I’ve had the textbook 'Modelling Extremal Events: For Insurance and Finance’ sat on my shelf for a while, and last week I finally got around to working through a couple of chapters. One thing I found interesting, just around how my own approach has developed over the years, is that even though it’s quite a maths heavy book my instinct was to immediately build some toy models and play around with the results. I recall earlier in my career, when I had just got out of a 4year maths course, I was much more inclined to understand new topics via working through proofs stepbystep in long hand, pen to paper.
In case it’s of interest to others, I thought I’d upload my Excel version I built of the classic ruin process. In particular I was interested in how the CramerLundberg theorem fails for subexponential distributions (which includes the very common Lognormal distribution). Therefore the Spreadsheet contains a comparison of this theorem against the correct answer, derived from monte carlo simulation. The Speadsheet can be found here: https://github.com/LewisWalsh/RuinTheoryModel The first tab uses an exponential distribution, and the second uses a Lognormal distribution. Screenshot below. I also coded a similar model in Python via Jupyter Notebook, which you can read about below.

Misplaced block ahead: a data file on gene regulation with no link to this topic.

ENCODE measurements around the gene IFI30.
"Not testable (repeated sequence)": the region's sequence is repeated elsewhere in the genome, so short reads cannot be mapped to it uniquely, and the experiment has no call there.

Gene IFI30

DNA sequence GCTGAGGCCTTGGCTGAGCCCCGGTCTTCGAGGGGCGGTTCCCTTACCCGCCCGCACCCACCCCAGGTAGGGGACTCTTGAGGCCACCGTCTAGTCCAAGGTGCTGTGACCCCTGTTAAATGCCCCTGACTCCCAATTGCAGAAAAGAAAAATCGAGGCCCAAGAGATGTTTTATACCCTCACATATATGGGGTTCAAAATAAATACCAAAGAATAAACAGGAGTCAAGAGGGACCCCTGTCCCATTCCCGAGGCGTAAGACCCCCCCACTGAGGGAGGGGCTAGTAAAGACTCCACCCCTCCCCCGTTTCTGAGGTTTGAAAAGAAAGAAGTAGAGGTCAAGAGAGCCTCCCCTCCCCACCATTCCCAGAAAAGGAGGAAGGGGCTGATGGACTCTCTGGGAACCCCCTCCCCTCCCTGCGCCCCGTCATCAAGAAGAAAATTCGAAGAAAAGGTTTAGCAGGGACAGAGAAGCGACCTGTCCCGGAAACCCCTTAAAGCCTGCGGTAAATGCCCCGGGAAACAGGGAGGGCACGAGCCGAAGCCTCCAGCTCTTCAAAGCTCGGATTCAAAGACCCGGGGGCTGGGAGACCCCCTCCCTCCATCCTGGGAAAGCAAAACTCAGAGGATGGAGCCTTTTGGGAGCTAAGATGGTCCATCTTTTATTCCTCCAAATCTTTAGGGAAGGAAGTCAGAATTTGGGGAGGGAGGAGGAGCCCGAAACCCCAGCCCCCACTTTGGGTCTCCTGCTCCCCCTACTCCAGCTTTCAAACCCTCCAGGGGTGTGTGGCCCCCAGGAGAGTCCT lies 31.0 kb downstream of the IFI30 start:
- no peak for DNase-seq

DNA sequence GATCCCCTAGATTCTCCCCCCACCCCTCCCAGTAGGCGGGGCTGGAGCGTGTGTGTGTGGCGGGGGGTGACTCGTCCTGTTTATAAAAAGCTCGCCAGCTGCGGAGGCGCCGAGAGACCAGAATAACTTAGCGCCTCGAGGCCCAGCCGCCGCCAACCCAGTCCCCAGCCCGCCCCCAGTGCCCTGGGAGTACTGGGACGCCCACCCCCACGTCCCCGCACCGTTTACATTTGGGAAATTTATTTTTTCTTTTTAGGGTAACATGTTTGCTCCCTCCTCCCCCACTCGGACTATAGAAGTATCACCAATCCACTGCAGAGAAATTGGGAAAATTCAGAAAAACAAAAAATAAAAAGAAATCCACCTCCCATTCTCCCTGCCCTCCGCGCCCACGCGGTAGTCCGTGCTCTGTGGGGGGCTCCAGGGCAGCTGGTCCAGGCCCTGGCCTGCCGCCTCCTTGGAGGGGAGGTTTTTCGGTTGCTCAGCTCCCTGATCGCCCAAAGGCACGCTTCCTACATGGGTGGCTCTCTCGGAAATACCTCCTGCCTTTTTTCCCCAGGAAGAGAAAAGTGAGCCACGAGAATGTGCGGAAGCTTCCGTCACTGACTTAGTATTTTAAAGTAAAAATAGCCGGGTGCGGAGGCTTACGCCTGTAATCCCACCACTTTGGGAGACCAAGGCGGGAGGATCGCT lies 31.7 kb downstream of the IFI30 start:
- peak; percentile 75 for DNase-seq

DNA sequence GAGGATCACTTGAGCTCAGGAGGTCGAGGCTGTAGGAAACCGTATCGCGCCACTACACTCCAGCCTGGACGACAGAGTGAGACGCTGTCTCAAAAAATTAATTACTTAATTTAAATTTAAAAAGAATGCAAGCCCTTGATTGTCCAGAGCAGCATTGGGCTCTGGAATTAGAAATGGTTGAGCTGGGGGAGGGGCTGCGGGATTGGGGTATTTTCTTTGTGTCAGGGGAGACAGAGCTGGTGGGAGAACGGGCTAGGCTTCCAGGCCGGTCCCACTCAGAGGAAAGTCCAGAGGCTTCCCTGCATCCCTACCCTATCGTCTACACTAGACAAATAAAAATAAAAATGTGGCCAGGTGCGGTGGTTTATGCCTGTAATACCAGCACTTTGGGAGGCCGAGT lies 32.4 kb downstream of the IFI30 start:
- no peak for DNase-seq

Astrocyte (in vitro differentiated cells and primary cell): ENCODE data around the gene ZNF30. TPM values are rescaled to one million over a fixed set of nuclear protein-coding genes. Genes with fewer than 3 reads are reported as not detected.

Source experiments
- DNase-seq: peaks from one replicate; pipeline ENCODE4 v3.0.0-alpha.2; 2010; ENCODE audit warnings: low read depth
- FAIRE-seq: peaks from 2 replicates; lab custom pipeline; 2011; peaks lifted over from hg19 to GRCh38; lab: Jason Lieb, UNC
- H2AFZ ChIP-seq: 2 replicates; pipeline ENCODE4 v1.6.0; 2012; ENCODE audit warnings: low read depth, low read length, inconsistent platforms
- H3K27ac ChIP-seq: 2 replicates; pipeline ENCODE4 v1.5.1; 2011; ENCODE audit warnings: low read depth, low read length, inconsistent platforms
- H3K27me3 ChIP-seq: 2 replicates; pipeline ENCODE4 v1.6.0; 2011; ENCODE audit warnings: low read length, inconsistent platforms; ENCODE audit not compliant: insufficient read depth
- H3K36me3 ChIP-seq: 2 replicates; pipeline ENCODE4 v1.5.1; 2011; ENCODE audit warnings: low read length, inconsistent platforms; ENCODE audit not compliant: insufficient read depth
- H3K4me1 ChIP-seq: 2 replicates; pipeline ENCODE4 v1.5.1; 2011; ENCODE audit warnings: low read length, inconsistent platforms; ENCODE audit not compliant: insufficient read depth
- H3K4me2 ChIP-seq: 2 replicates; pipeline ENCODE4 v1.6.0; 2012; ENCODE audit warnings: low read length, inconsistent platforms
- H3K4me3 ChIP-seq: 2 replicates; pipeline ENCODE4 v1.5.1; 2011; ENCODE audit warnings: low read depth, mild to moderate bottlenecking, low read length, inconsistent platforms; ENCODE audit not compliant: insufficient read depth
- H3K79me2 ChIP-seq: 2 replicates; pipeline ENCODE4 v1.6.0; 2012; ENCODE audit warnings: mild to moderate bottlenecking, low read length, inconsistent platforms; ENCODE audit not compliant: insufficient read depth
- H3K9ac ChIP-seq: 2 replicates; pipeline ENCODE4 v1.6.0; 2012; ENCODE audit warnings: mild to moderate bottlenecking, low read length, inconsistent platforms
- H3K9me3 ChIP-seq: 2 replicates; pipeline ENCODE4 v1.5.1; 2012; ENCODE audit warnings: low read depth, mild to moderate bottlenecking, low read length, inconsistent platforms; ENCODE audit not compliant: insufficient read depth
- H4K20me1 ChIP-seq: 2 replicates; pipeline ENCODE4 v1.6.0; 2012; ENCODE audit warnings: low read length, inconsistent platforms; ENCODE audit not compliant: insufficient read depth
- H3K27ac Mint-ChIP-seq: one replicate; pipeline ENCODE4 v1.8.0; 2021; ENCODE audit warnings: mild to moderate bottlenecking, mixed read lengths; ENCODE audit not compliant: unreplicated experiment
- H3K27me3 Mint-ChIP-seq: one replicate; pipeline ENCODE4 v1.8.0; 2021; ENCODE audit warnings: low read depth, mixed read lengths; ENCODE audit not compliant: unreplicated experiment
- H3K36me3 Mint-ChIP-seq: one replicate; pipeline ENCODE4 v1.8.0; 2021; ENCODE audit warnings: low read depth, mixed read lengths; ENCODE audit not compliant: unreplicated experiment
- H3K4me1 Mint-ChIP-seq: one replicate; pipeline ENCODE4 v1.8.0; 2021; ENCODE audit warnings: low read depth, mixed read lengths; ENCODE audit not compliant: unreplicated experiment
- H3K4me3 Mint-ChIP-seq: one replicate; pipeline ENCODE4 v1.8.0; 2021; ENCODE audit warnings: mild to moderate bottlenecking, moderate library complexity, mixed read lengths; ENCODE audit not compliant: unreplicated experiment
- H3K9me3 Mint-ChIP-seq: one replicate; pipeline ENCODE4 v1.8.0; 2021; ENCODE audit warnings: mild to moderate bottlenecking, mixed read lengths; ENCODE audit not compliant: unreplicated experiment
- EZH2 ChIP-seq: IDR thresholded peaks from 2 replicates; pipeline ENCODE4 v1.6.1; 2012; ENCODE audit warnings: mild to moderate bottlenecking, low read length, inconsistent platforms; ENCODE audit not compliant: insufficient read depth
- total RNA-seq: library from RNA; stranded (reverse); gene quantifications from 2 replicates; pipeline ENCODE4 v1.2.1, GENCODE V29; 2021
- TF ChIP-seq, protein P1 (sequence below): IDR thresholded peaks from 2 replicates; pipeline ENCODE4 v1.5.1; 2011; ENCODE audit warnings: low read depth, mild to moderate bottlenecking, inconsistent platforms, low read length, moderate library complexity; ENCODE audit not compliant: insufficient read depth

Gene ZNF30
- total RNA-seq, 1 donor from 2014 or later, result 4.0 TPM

I was thinking more about the post I made last week, and I realised there’s another feature of the graphs that is kind of interesting. None of the graphs adequately isolates what we in insurance would term ‘severity’ inflation. That is, the increase in the average individual verdict over time.